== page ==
Stanford scientist who pushed Barrington Declaration is under university investigation

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Stanford scientist who pushed Barrington Declaration is under university investigation

One of the main authors of the Great Barrington Declaration, Dr Jayanta Bhattacharya (pictured), is under investigation by Stanford for a study

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One of the main authors of the Great Barrington Declaration, Dr Jayanta Bhattacharya (pictured), is under investigation by Stanford for a study that downplayed the deadliness of COVID-19

One of the main authors of the Great Barrington Declaration, Dr Jayanta Bhattacharya (pictured), is under investigation by Stanford for a study that downplayed the deadliness of COVID-19

One of the main authors of the Great Barrington Declaration, Dr Jayanta Bhattacharya (pictured), is under investigation by Stanford for a study that downplayed the deadliness of COVID-19 

One of the main authors of an open letter calling for governments to end COVID-19 restrictions is under investigation by his university for implying the virus is more widespread – but less fatal – than previously thought.

The so-called Great Barrington Declaration, named after the Massachusetts town in which it was drafted, advocates for the controversial practice of letting the virus spread in low-risk groups to achieve ‘herd immunity.’

The three-co-authors Drs Martin Kulldorff of Harvard University, Sunetra Gupta of Oxford University and Jay Bhattacharya of Stanford University even met with Health and Human Services Secretary Alex Azar to push the idea.

However, Bhattacharya is currently being investigated by Stanford for downplaying the deadliness of the pandemic.

Official figures in Santa Clara County, in California, showed the pandemic had a fatality rate of 0.3 percent at the time he conducted his research, back in April.

But Bhattacharya claimed that the true fatality rate is closer to .018 percent – which is 40 percent lower than the health department’s estimates.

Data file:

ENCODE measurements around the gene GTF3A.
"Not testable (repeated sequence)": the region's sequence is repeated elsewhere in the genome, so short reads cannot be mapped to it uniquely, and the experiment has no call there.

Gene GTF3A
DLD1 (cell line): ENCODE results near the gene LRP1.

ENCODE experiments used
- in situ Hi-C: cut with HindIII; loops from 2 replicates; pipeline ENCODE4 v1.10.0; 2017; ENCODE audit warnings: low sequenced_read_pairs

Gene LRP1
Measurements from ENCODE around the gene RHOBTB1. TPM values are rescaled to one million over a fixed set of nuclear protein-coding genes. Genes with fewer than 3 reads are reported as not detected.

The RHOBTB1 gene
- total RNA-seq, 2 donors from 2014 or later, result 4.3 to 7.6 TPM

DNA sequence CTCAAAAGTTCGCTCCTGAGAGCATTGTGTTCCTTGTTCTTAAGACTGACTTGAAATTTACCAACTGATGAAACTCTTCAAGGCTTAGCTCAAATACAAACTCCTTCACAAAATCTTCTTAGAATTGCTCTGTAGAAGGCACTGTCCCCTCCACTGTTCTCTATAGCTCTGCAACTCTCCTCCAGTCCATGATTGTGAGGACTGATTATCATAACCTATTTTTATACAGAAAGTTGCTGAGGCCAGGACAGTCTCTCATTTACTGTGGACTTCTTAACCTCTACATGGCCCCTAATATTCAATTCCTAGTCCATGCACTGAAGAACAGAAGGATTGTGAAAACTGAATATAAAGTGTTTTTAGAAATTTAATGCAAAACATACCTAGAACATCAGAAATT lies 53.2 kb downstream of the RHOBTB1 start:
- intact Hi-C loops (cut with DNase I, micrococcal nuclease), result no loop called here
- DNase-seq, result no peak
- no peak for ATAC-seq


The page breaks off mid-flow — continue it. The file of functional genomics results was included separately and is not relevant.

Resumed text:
Bhattacharya claimed that the true fatality rate was not 0.3 percent but closer  .018 percent - which is 40 percent lower than the health department's estimates. Pictured: Medical staff attend to a patient suffering from coronavirus in the ICU at Scripps Mercy Hospital in Chula Vista, California, May 12

Bhattacharya claimed that the true fatality rate was not 0.3 percent but closer  .018 percent - which is 40 percent lower than the health department's estimates. Pictured: Medical staff attend to a patient suffering from coronavirus in the ICU at Scripps Mercy Hospital in Chula Vista, California, May 12

Bhattacharya claimed that the true fatality rate was not 0.3 percent but closer  .018 percent – which is 40 percent lower than the health department’s estimates. Pictured: Medical staff attend to a patient suffering from coronavirus in the ICU at Scripps Mercy Hospital in Chula Vista, California, May 12

In April, Bhattacharya and his colleagues found that between 2.5 and 5.2 percent of Santa Clara County residents tested positive for antibodies.  

That meant the number of infected Americans in the county was 50 to 80 times higher than officials had reported. 

However, not long after version 1 came out, criticism started pouring in.

Some experts critiqued the antibody test the researchers used, which was not approved by the US Food and Drug Administration.

Others said that, because volunteers were recruited via Facebook, the participants were not random nor representative of the county.

Additionally, the raw percentage of people who tested positive for antibodies was 1.5 percent, which would mean the true number of infections is only 30 times higher than reported.

A few weeks later, the revision was published saying that the estimated rate of infection was on the low end of their initial predictions 

In Version 2, the team walked back its earlier estimates and said only 2.8 percent of Santa Clara residents contracted the virus but didn’t know they were ill.

That’s 54 times more than the 956 confirmed cases that had been counted in the area as of April 1.   

What’s more, in media appearances on Fox News, Bhattacharya appeared alongside the founder of JetBlue, David Neeleman, who also opposes lockdowns.

However, Neelman failed to disclose that he had helped fund the Stanford study.  

In May, Stanford received a whistleblower complaint alleging Neeleman interfered with the study’s design and findings.

The university is now investigating the research to see if the analysts was, in fact, politically motivated, inaccurate and misleading.

‘Stanford Medicine is aware of serious concerns related to the Santa Clara County seroprevalence study,’ spokeswoman Julie Greicius told DailyMail.com in an interview in May.

‘The integrity of Stanford Medicine’s research is core to our mission. When we receive concerns such as this, they are taken extremely seriously. This matter is being reviewed by the appropriate oversight mechanisms at Stanford.’

The team defends its work, saying it followed all standard practices and that no political biases were at play.  

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